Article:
By some margin the leader in our revised table is Saba, which has seen growth in spite of the recession. Ian Baxter, Saba’s Director of Marketing, EMEA, comments: ‘Saba is one of the few public, profitable and cash flow positive companies in the corporate learning space. In Saba, customers get a long-term financially viable partner with a true global presence.’
Saba has been one of the first vendors to deliver a collaborative social learning solution to augment formal learning. They continue to innovate further by offering embedded social capabilities in all people processes, including performance reviews, succession planning, talent mobility and leadership development.
How does Saba respond to the possible threat from open source providers? Baxter explains, ‘While we see open source platforms in a few deals, most customers do not believe they get a global, scalable and configurable solution that is unified with other people processes. We believe the impact of open source platforms is very minimal in the enterprise LMS market.’
So what impact has the entry to the market of ERP (enterprise resource planning) vendors such as Oracle and SAP had on the fortunes of the specialist LMS providers?
‘There are a variety of myths that ERP vendors pervade such as they are “free” or that “integration” to the existing system is seamless or that “no upgrade is required,” but in all cases the myths have been debunked. The costs associated with trying to use a database vendor’s solution for people invariably results in more costs, less impact, longer times to implement on a least in class solution.’ Fighting talk.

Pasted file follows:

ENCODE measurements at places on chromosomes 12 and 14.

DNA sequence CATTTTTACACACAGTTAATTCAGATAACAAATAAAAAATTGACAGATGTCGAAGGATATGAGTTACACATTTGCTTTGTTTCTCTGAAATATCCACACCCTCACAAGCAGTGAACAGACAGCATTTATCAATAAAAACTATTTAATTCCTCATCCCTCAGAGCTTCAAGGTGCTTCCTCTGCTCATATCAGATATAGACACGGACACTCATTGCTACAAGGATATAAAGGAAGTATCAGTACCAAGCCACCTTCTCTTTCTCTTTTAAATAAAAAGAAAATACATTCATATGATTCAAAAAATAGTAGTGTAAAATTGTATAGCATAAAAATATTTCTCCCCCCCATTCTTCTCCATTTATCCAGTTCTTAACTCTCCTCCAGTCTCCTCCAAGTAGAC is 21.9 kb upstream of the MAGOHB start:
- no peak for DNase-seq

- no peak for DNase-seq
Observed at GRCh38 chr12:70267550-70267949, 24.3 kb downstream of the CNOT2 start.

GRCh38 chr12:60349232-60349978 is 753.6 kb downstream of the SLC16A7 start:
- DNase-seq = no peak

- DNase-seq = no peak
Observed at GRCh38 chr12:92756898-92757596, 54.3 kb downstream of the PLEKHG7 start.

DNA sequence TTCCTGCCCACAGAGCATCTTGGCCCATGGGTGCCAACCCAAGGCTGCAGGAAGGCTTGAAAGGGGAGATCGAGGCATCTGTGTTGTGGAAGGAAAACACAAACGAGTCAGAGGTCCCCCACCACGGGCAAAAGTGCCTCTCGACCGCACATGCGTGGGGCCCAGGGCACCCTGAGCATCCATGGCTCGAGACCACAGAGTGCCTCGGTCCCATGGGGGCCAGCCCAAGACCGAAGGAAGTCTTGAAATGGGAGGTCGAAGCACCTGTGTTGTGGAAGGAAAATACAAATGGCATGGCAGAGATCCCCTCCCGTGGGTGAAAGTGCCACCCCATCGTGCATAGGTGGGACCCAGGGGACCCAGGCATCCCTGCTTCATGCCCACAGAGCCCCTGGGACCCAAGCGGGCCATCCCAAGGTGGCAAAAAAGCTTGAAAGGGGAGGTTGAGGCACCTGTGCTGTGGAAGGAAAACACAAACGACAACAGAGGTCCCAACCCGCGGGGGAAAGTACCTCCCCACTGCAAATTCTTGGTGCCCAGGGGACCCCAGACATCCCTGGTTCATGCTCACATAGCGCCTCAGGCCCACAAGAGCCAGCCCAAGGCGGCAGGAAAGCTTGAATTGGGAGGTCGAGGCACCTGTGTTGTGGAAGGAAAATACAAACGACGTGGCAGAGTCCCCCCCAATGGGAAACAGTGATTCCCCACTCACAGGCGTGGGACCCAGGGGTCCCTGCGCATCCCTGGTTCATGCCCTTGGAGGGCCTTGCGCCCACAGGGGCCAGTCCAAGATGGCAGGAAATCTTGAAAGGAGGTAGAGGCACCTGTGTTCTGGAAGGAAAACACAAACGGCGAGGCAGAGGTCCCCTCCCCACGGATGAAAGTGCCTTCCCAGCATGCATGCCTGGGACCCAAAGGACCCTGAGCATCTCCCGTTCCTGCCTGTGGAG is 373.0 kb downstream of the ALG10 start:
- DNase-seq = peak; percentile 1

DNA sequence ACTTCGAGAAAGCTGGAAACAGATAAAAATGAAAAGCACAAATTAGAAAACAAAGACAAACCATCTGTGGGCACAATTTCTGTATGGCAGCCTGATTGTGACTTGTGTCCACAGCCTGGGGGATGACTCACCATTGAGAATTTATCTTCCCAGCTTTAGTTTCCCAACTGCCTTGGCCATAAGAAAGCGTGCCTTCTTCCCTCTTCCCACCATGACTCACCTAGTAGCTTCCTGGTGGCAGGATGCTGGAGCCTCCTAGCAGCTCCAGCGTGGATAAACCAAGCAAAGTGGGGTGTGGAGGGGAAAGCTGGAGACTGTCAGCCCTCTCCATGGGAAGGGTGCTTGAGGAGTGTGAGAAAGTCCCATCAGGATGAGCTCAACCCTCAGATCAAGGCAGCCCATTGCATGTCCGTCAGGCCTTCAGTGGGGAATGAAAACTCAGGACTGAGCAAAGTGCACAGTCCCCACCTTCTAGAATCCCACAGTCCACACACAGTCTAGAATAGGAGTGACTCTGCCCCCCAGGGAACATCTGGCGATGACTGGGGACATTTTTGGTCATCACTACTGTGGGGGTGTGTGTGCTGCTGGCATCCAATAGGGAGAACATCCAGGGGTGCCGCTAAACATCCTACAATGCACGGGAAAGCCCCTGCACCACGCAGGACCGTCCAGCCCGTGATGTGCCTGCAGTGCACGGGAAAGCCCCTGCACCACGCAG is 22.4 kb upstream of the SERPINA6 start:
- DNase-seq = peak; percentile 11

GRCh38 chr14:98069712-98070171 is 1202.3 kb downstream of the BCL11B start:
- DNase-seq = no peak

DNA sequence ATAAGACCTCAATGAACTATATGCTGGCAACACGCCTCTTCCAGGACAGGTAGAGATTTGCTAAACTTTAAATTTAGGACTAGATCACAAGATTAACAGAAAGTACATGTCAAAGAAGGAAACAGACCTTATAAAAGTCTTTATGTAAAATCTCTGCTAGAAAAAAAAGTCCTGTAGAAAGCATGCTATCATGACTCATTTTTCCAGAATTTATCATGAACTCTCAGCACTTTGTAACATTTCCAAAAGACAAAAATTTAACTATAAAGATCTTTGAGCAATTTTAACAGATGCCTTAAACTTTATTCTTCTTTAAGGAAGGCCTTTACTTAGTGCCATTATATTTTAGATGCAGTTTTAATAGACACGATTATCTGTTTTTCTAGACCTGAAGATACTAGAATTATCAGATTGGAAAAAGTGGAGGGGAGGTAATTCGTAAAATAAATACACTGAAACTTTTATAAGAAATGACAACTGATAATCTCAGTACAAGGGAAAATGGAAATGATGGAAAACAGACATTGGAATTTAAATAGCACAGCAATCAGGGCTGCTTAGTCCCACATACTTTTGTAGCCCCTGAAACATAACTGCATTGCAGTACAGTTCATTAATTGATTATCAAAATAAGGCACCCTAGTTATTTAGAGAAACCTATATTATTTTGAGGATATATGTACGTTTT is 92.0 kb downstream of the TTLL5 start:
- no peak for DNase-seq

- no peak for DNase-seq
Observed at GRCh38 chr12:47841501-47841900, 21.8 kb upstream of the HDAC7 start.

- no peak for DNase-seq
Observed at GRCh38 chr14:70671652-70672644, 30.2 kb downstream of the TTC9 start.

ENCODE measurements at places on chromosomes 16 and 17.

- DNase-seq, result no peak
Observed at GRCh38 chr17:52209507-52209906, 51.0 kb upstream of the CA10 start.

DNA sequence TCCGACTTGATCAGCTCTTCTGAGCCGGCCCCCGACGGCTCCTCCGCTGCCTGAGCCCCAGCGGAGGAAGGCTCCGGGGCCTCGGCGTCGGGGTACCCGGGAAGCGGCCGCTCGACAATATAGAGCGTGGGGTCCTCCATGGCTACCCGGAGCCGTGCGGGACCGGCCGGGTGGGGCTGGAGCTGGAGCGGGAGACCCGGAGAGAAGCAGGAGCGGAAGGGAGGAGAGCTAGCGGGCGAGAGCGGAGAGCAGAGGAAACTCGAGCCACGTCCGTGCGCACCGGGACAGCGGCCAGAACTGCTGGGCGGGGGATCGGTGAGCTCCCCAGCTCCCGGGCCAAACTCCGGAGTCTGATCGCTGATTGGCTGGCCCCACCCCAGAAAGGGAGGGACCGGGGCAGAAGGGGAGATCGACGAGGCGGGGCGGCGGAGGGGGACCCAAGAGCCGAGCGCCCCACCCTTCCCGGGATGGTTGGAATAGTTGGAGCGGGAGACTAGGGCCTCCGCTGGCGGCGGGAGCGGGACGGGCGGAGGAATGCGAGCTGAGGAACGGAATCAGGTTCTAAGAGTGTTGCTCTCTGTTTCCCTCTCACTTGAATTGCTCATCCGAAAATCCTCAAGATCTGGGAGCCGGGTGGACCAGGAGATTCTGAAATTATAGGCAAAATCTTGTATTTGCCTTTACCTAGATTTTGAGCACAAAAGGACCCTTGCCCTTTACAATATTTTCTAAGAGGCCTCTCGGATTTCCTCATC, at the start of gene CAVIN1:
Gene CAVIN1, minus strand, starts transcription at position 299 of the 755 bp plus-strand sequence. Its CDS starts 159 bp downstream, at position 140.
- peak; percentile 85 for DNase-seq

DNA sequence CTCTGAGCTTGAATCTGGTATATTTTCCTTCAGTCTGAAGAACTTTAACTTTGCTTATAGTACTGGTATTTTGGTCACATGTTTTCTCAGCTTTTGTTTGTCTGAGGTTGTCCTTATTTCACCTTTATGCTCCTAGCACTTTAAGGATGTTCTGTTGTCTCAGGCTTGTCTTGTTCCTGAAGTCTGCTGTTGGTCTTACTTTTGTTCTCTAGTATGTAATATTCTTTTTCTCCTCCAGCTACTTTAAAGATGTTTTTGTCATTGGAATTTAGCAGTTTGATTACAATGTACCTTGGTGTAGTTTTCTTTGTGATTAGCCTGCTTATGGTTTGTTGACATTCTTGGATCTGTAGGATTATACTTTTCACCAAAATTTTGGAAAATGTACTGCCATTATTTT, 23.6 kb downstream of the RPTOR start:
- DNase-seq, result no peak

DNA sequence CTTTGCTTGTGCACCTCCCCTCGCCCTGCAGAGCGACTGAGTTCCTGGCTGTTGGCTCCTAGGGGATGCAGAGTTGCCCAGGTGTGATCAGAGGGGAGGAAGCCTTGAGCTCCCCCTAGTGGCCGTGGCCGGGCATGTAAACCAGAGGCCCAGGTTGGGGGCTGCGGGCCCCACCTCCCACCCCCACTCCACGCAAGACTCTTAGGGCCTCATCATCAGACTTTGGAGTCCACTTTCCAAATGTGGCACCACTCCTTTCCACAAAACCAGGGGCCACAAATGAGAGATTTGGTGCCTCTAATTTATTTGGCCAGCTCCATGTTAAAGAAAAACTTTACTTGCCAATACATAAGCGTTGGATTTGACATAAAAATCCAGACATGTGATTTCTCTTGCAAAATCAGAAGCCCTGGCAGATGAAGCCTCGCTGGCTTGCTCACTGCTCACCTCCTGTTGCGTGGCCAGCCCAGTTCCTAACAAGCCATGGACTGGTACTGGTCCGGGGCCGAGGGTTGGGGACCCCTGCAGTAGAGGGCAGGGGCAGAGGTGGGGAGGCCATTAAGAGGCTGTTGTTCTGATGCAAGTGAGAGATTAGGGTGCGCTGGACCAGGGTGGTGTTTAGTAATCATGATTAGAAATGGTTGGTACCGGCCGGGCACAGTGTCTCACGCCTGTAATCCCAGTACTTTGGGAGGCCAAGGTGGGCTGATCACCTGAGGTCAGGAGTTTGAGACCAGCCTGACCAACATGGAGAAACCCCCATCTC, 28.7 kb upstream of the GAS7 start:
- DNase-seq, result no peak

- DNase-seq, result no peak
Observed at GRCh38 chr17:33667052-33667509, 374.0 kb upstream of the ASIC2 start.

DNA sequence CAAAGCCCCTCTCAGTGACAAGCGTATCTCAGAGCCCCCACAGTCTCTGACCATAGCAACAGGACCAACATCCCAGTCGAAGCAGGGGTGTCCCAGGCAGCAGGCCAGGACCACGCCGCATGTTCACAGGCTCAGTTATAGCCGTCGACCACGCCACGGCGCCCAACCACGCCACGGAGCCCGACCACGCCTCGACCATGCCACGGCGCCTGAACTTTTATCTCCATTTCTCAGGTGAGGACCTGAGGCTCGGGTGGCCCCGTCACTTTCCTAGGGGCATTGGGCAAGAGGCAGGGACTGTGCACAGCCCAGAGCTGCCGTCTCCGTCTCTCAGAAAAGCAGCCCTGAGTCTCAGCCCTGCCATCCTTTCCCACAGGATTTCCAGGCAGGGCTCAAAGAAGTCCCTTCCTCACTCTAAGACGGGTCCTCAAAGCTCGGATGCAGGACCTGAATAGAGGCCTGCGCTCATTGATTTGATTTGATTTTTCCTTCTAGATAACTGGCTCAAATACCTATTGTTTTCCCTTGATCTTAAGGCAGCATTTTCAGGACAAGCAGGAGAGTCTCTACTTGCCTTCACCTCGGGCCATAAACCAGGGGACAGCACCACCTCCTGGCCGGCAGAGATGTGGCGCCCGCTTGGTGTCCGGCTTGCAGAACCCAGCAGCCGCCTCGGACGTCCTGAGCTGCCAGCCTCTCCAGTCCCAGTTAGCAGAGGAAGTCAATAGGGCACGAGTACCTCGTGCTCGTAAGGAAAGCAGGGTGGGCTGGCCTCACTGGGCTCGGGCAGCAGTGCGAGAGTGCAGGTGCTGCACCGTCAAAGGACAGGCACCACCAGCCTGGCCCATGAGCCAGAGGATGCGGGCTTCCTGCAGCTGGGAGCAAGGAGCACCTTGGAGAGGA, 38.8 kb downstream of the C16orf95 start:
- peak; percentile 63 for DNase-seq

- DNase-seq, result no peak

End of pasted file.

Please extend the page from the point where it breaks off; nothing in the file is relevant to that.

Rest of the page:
And not forgetting...
As we noted last year, e-learning encompasses a very wide range of products and services, many of which have applications beyond learning and development. Without doubt the most significant of these is web conferencing, which is typically embraced first by organisations as a tool for online meetings, but which also has tremendous potential for learning and development.
Unfortunately, because web conferencing is dominated by major telecommunications and IT companies for whom it would be practically impossible to extract revenues that relate specifically to L&D, it is not possible for us to track the growth of web conferencing for training in these tables. However, we can be confident that the use of the ‘virtual classroom’ is definitely on the up in the UK, after a very slow start.
Why has web conferencing been so slow to take off in L&D? Well, firstly, many L&D professionals have been blissfully unaware until recently that such technology existed and IT departments haven’t helped them out in this respect. Perhaps through the increasing popularity of free public ‘webinars’ (web seminars) and the use of tools such as WebEx for everyday meetings, the secret is now out.